A widely used approach to implementing organizational change is to communicate the goal, and then motivate people to reach for that goal. Typical approaches involve incentives for people to change their behavior, sometimes combined with disincentives to deter unwanted behavior. It's your basic carrot-and-stick approach. It works on donkeys and pigeons, so, hey, it should work on people, too. Except it doesn't work so well, because people are smarter than donkeys and pigeons.
And so it is with most motivation programs. Incentives can fail because they invite people to try to earn the incentives without exhibiting the desired behavior; disincentives can fail because they invite people to evade the disincentives even if they do exhibit the unwanted behavior. And neither incentives nor disincentives address any possible obstacles in the path to the goal.
The problem is related to a common mistake humans make when dealing with anything other than real objects. We tend to use the same thought patterns for manipulating abstract constructs as we use for real objects. Sometimes it works. Often it does not. The choice to treat abstract constructs as if they were real objects is called the reification error [Levy 1997].
For example, project managers are often called upon to report periodically the percentage of work that's complete. They do so, with the understanding that the resulting number is an estimate of a social construct — work to be done. But many of the recipients of these reports regard them as measurements of real objects, like the number of miles from here to Cleveland. They commit the reification error.
Because motivation is a construct, we risk committing the reification error when we try to motivate people. Compared to other constructs, the risk is relatively high with motivation, because it's so similar to what we do with objects. We "encourage" an object by pulling it to a desired location; we "discourage" it by pushing it away from an undesired location.
Our experiences Compared to other constructs, the
risk of making the reification error
is relatively high with motivation,
because it's so similar to
what we do with objectswith objects are deep in our psyches, dating back to infancy, even before we could speak. That might be one reason why we try to apply those early experiences when motivating people. But people don't respond to pushing and pulling the way inanimate objects do, because they are, well, not inanimate. Unlike pots, pans, and rocks, people have minds of their own. To motivate people, we must take their minds into account.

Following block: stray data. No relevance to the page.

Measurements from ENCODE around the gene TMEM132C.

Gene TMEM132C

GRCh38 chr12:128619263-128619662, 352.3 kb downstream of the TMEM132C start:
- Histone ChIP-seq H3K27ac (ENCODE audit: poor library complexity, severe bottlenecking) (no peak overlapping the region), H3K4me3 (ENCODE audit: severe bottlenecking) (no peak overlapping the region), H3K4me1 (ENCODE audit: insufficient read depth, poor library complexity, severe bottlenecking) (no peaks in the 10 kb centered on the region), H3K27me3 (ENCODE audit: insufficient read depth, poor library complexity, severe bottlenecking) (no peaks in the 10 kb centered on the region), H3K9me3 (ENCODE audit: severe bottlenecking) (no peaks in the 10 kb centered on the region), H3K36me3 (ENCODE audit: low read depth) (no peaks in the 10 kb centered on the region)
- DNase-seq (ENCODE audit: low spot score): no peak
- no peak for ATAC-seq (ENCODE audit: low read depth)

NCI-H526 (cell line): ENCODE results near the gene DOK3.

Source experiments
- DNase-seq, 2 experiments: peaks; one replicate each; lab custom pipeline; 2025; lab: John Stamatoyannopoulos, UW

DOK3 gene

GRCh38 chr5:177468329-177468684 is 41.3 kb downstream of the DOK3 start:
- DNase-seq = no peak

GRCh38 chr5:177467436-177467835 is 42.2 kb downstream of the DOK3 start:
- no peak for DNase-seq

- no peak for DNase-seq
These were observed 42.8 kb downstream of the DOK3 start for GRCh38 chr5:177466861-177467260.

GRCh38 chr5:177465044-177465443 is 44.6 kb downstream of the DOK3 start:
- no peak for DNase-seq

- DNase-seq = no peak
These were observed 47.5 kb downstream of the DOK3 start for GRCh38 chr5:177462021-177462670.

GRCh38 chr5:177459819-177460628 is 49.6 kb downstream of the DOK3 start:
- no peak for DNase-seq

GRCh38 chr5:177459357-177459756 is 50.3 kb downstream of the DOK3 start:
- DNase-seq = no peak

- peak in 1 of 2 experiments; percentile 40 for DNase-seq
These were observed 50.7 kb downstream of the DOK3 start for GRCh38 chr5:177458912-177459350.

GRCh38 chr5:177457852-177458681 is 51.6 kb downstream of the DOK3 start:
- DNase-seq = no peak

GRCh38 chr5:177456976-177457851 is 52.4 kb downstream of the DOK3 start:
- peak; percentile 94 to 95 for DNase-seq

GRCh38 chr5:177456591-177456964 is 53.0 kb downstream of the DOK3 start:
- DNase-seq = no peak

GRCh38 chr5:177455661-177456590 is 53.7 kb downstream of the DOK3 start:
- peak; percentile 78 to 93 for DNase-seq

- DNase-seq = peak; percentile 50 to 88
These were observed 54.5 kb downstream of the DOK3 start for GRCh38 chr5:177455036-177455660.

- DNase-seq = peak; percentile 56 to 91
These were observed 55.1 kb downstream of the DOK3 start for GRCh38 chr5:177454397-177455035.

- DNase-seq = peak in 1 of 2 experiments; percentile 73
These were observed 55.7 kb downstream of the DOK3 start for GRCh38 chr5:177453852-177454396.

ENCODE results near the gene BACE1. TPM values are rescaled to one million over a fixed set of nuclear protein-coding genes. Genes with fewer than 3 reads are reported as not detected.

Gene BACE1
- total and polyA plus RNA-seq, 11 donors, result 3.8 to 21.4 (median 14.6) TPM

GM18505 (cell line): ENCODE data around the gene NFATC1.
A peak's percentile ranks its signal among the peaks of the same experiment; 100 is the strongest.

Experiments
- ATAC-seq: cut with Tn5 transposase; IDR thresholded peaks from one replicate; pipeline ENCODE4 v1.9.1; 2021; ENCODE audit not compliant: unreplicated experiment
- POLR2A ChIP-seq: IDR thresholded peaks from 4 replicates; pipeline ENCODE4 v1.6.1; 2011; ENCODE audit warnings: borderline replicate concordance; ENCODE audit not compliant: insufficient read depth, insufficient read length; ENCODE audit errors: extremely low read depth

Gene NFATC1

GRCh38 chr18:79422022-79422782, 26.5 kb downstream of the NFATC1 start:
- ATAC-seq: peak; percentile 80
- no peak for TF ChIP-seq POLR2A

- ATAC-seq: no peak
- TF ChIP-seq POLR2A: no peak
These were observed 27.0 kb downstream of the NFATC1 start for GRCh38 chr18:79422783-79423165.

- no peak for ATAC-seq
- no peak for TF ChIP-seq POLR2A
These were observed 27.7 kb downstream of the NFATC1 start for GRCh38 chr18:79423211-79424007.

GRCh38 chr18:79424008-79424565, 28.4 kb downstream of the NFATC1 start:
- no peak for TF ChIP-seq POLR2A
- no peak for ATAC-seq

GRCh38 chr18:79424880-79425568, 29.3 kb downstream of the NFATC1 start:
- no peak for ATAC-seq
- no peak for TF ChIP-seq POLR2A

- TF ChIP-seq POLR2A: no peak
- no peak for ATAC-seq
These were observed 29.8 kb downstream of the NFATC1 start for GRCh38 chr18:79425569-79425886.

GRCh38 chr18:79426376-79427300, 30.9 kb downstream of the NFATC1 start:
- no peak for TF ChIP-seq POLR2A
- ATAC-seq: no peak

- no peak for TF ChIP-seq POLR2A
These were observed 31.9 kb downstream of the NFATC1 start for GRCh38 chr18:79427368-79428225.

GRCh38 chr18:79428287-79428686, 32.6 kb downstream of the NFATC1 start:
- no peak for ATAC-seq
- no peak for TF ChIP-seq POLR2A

Kurt Lewin's Force Field Analysis provides a model that works well [Lewin 1964]. People tend to do what they want to do, but only if they can. Communicating the goal, and explaining incentives and disincentives, can provide helping forces relative to reaching the goal. But obstacles — hindering forces — can sometimes cancel the helping forces, resulting in stasis. The hindrances in question here are contextual, arising not from the work itself, but from trying to do the work with the resources provided, in the context provided. Before we set about motivating people, verifying that we've removed all contextual obstacles is wise. A motivation program cannot make circumventing obstacles any easier, nor can it make impossible goals possible. Top Next Issue
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More articles on Organizational Change:
- Look Before You Leap
- When we execute complex organizational change, we sometimes create disasters. It's ironic that even
in companies that test their products thoroughly, we rarely test organizational changes before we "roll
them out." We need systematic methods for discovering problems before we execute change efforts.
One approach that works well is the simulation.
- Now We're in Chaos
- Among models of Change, the Satir Change Model has been especially useful for me. It describes how people
and systems respond to change, and handles well situations like the one that affected us all on September
- When Fear Takes Hold
- Leading an organization through a rough patch, we sometimes devise solutions that are elegant, but counterintuitive
or difficult to explain. Even when they would almost certainly work, a simpler fix might be more effective.
- Reactance and Micromanagement
- When we feel that our freedom at work is threatened, we sometimes experience urges to do what is forbidden,
or to not do what is required. This phenomenon — called reactance — might explain
some of the dynamics of micromanagement.
- Patching Up the Cracks
- When things repeatedly "fall through the cracks," we're not doing the best we can. How can
we deal with the problem of repeatedly failing to do what we need to do? How can we patch up the cracks?
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- Cognitive biases can lead us to misunderstand situations, overlook options, and make decisions we regret. The patterns of thinking that lead to cognitive biases provide speed and economy advantages, but we must manage the risks that come along with them. Available here and by RSS on August 12.
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